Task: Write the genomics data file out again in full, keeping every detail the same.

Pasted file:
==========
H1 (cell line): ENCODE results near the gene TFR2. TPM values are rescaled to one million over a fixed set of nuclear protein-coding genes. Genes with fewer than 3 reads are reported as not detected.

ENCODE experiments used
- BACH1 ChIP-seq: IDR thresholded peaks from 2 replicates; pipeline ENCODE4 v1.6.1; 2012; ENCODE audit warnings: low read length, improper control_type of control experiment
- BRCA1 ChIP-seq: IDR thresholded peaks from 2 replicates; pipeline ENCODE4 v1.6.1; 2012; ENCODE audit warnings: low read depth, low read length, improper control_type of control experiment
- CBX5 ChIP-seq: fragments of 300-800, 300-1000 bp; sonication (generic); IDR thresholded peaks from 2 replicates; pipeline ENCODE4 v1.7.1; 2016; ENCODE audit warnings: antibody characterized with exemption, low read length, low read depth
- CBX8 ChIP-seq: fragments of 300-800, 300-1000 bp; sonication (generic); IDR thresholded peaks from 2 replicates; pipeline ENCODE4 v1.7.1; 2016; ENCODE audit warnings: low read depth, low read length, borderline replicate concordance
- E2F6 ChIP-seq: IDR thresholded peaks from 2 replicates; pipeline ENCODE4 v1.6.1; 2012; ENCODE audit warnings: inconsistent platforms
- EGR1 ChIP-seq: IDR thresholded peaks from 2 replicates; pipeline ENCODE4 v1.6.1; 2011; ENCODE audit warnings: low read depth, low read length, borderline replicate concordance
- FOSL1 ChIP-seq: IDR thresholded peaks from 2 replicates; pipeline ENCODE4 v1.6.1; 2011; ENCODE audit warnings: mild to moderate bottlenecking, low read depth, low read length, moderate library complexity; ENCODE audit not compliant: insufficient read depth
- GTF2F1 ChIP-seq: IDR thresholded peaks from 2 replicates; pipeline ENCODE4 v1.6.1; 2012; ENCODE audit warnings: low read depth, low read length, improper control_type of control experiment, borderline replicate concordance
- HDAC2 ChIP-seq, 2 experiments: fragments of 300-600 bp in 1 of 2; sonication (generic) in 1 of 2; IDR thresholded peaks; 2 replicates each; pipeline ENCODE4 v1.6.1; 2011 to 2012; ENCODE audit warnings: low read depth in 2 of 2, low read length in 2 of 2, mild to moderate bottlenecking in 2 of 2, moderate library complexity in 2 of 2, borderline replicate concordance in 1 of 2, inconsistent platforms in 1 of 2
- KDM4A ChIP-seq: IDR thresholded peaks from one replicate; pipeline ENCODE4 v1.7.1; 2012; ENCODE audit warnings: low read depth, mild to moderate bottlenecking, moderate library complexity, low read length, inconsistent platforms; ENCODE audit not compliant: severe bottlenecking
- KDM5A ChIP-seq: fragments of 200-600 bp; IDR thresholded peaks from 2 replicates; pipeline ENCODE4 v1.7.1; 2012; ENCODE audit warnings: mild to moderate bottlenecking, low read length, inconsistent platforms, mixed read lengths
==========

H1 (cell line): ENCODE results near the gene TFR2. TPM values are rescaled to one million over a fixed set of nuclear protein-coding genes. Genes with fewer than 3 reads are reported as not detected.

ENCODE experiments used
- BACH1 ChIP-seq: IDR thresholded peaks from 2 replicates; pipeline ENCODE4 v1.6.1; 2012; ENCODE audit warnings: low read length, improper control_type of control experiment
- BRCA1 ChIP-seq: IDR thresholded peaks from 2 replicates; pipeline ENCODE4 v1.6.1; 2012; ENCODE audit warnings: low read depth, low read length, improper control_type of control experiment
- CBX5 ChIP-seq: fragments of 300-800, 300-1000 bp; sonication (generic); IDR thresholded peaks from 2 replicates; pipeline ENCODE4 v1.7.1; 2016; ENCODE audit warnings: antibody characterized with exemption, low read length, low read depth
- CBX8 ChIP-seq: fragments of 300-800, 300-1000 bp; sonication (generic); IDR thresholded peaks from 2 replicates; pipeline ENCODE4 v1.7.1; 2016; ENCODE audit warnings: low read depth, low read length, borderline replicate concordance
- E2F6 ChIP-seq: IDR thresholded peaks from 2 replicates; pipeline ENCODE4 v1.6.1; 2012; ENCODE audit warnings: inconsistent platforms
- EGR1 ChIP-seq: IDR thresholded peaks from 2 replicates; pipeline ENCODE4 v1.6.1; 2011; ENCODE audit warnings: low read depth, low read length, borderline replicate concordance
- FOSL1 ChIP-seq: IDR thresholded peaks from 2 replicates; pipeline ENCODE4 v1.6.1; 2011; ENCODE audit warnings: mild to moderate bottlenecking, low read depth, low read length, moderate library complexity; ENCODE audit not compliant: insufficient read depth
- GTF2F1 ChIP-seq: IDR thresholded peaks from 2 replicates; pipeline ENCODE4 v1.6.1; 2012; ENCODE audit warnings: low read depth, low read length, improper control_type of control experiment, borderline replicate concordance
- HDAC2 ChIP-seq, 2 experiments: fragments of 300-600 bp in 1 of 2; sonication (generic) in 1 of 2; IDR thresholded peaks; 2 replicates each; pipeline ENCODE4 v1.6.1; 2011 to 2012; ENCODE audit warnings: low read depth in 2 of 2, low read length in 2 of 2, mild to moderate bottlenecking in 2 of 2, moderate library complexity in 2 of 2, borderline replicate concordance in 1 of 2, inconsistent platforms in 1 of 2
- KDM4A ChIP-seq: IDR thresholded peaks from one replicate; pipeline ENCODE4 v1.7.1; 2012; ENCODE audit warnings: low read depth, mild to moderate bottlenecking, moderate library complexity, low read length, inconsistent platforms; ENCODE audit not compliant: severe bottlenecking
- KDM5A ChIP-seq: fragments of 200-600 bp; IDR thresholded peaks from 2 replicates; pipeline ENCODE4 v1.7.1; 2012; ENCODE audit warnings: mild to moderate bottlenecking, low read length, inconsistent platforms, mixed read lengths